- Contributed by
- People in story:
- Jack farmer
- Location of story:
- Great Britain
- Background to story:
- Royal Air Force
- Article ID:
- Contributed on:
- 24 August 2004
On guard duties there would often be an angry red and black glow in the sky, in the east, over London and a similair glow to the west, over Bristol. I sometimes wonder if people would want to object to the bombing of Germany if they had experienced the bombing, and devastation of our cities.
It was about this time that I first met Anne, later to become my wife, she was friends with my cousin, Eileen and they both worked together in the same office, I think that was the time she met my, then, girlfriend - Evelyn.
Sometime in September I was told the RAF Regiment was going to be formed and asked if I wanted to go in the regiment or stay in the RAF. It was the first time I can remember being offered a choice. Chose to stay in the RAF and was told that I would be allowed to remuster to a trade. When I applied to remuster was offered training as a Cook, Equipment Assistant (working in stores), or Teleprinter Operator. Chose Teleprinter Operator without knowing what he did but felt re-assured when they told me that they would send me on a course.
In November 1940 I was posted to the Orkney Islands as a Ground Gunner U/T (Under training) Teleprinter Operator. There were about 60 of us and we were to help open a fighter station for the defence of Scapa Flow Naval Base. When we arrived we had to wade through deep mud to our nissan hut and remove many sacks of cement before we could put our three biscuits (Sectional mattresses) on the floor to make up our beds. Outside the hut there were two water butts collecting rain. One was for washing and shaving and the other was fo washing our gumboots, often having to break the ice before using either of them.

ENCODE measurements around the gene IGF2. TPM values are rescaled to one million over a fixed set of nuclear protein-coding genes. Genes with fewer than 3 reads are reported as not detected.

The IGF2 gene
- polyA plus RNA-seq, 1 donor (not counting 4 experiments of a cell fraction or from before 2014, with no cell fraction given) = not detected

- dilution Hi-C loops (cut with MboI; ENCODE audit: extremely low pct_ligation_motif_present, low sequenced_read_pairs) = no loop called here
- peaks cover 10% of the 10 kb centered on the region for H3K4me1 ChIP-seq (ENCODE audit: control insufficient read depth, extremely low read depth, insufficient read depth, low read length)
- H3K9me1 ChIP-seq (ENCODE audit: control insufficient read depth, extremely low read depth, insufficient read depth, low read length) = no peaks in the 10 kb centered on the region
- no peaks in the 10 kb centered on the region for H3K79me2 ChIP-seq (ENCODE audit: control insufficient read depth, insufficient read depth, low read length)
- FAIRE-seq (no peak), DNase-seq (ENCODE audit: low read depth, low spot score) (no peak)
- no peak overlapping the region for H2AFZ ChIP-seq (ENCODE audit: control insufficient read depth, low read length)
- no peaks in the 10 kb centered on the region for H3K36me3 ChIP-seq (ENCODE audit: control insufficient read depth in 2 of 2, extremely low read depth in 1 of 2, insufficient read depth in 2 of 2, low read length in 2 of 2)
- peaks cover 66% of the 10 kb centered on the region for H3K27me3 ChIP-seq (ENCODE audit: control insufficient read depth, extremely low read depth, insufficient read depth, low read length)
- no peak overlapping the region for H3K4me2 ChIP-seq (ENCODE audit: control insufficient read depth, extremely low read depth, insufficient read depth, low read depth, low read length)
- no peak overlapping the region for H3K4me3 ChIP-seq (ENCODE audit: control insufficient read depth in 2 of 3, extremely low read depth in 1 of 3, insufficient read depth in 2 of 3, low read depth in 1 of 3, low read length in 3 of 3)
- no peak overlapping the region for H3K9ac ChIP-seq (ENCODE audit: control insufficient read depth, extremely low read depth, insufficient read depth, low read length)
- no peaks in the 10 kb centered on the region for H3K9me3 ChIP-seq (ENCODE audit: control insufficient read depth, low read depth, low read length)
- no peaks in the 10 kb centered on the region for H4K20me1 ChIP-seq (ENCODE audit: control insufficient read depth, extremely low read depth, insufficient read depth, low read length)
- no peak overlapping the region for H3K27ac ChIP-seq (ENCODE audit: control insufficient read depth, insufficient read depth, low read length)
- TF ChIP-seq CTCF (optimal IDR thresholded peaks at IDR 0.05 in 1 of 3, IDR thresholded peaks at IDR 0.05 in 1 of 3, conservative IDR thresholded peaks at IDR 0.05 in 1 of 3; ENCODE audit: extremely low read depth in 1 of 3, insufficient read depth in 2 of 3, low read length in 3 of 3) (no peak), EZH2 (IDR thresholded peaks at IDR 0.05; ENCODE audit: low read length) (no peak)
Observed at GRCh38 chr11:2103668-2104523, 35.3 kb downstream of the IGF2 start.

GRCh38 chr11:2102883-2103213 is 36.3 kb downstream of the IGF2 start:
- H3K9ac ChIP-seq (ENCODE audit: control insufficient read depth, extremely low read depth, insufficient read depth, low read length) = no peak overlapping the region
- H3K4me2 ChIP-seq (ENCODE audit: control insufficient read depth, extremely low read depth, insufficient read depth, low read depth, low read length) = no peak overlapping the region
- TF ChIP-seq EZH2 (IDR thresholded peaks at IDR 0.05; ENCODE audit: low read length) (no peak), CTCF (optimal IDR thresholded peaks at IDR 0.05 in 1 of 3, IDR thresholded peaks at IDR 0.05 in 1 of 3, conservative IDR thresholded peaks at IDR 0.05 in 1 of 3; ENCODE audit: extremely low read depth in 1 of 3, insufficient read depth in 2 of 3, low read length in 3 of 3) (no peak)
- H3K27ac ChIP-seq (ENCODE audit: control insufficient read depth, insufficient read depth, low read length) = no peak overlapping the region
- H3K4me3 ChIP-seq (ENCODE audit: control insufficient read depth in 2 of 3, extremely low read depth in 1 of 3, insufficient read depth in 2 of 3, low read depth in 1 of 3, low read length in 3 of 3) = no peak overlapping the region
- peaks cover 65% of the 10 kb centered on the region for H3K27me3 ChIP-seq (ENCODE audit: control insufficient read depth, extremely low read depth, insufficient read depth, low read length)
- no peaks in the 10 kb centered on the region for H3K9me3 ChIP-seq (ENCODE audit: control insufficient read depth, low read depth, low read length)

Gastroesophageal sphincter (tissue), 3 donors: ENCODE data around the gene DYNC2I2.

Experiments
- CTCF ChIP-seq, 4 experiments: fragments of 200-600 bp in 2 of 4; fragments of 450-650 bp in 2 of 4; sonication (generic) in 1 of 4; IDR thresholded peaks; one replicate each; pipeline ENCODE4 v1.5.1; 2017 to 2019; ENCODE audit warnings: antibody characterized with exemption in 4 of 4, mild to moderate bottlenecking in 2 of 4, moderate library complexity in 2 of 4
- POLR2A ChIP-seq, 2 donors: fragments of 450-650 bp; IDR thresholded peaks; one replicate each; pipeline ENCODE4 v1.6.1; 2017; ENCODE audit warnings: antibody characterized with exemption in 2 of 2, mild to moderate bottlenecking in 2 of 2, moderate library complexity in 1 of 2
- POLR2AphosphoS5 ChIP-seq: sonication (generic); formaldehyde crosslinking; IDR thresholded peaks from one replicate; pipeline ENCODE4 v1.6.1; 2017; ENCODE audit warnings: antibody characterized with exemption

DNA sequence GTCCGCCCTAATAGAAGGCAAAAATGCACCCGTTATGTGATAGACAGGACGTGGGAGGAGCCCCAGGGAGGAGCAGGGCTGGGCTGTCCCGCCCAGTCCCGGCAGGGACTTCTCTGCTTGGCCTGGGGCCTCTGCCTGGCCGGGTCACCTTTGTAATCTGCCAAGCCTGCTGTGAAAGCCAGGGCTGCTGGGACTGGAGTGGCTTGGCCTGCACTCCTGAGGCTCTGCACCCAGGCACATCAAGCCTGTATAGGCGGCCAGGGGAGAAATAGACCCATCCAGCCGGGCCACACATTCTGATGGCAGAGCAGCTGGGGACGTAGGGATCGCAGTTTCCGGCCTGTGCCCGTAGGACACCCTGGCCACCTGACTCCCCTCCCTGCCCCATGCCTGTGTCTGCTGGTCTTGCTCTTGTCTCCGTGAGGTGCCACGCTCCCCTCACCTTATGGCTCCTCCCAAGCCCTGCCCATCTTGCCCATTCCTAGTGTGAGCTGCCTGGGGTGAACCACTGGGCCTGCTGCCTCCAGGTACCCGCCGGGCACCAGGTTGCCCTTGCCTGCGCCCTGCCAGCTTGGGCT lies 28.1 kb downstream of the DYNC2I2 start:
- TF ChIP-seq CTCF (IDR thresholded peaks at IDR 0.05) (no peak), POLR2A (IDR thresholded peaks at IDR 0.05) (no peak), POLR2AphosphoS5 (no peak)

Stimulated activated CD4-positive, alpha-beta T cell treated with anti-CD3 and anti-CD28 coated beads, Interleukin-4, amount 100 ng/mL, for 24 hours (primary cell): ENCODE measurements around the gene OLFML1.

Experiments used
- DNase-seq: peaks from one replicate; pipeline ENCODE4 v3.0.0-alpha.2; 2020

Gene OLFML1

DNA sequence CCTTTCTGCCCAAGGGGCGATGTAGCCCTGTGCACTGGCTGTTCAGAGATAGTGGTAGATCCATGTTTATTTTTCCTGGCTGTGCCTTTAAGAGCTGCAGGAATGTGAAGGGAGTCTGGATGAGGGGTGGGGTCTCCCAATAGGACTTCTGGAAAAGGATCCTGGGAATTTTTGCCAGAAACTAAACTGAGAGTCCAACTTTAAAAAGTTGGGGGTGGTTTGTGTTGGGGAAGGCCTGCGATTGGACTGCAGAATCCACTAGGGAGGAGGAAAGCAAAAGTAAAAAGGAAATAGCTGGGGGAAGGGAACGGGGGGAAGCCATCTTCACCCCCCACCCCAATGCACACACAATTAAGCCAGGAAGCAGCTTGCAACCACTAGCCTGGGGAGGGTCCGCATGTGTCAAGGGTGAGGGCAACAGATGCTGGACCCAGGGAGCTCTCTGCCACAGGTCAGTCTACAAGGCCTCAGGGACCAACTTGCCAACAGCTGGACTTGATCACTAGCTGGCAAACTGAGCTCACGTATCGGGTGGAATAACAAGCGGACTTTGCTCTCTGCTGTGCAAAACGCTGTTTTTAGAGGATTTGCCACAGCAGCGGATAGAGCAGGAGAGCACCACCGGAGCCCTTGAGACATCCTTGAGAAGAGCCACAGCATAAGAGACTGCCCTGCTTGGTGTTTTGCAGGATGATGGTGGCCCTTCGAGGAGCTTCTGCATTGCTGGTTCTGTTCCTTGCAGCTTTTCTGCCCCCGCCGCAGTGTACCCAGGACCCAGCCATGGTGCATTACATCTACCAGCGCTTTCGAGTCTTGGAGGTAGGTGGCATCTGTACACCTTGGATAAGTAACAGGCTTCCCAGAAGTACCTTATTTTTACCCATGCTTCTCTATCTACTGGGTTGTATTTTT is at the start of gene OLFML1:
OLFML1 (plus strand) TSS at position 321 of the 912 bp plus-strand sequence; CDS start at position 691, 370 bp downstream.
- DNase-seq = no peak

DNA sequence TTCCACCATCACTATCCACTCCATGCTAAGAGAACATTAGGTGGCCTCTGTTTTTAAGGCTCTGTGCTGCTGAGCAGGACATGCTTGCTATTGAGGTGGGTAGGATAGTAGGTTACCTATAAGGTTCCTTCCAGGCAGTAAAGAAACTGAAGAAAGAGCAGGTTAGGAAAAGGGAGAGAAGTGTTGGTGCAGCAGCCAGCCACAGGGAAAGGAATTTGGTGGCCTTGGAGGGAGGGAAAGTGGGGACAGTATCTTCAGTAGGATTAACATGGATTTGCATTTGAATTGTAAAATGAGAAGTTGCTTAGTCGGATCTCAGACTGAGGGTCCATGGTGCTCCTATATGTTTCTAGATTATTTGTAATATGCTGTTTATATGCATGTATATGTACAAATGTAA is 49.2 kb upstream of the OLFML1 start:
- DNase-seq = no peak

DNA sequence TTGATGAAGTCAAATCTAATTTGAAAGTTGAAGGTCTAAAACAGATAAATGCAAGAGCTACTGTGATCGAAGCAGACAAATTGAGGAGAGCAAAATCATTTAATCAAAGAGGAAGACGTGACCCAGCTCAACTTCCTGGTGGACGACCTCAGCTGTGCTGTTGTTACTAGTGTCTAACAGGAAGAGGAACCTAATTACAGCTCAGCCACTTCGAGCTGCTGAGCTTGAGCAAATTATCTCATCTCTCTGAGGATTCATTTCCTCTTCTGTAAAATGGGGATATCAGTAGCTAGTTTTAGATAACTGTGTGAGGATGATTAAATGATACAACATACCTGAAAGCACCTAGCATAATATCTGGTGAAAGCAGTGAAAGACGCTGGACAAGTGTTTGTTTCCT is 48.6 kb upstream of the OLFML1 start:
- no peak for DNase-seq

We had to make do as best we could for a while and some furniture was made or acquired. Somebody found a form which was useful. Later we were issued with beds, a table, two forms, a firebucket, water bucket, a mop and an axe. The third form was now surplus and it wasn't long before the supporting legs disappeared. When I was hut orderly,looking for wood to prepare the stoves ready for lighting, thought I should dispose of the remaining evidence. The hut Corporal (who joined the RAF on the same day as I did and wanted to be a Corporal within a few weeks) spotted that the third form was missing and, to justify his existence, put me on a charge. He wouldn't listen to the fact that we still had all the items listed on the hut Inventory.
In front of the Commanding Officer, the charge was read out that I had destroyed a form. The corporal and four witnesses were brought in, one at a time, and after they gave their evidence, the C.O. asked if I had any questions for them. Asked them if two six feet lengths of wood joined together by short pieces, wouldn't exatly resemble the top of a form.
Two witnesses said 'yes', the other two and the Corporal said 'no'. After explaining that we had made furniture when we first arrived on the camp the C.O. said he was satisfied the form was service issue and fined me nine shillings and one penny(45p).
Many months later I was doing some work in the cookhouse and I acquired a pint mug. It was fine for cold drinks but when hot water was poured in, it leaked like a sieve.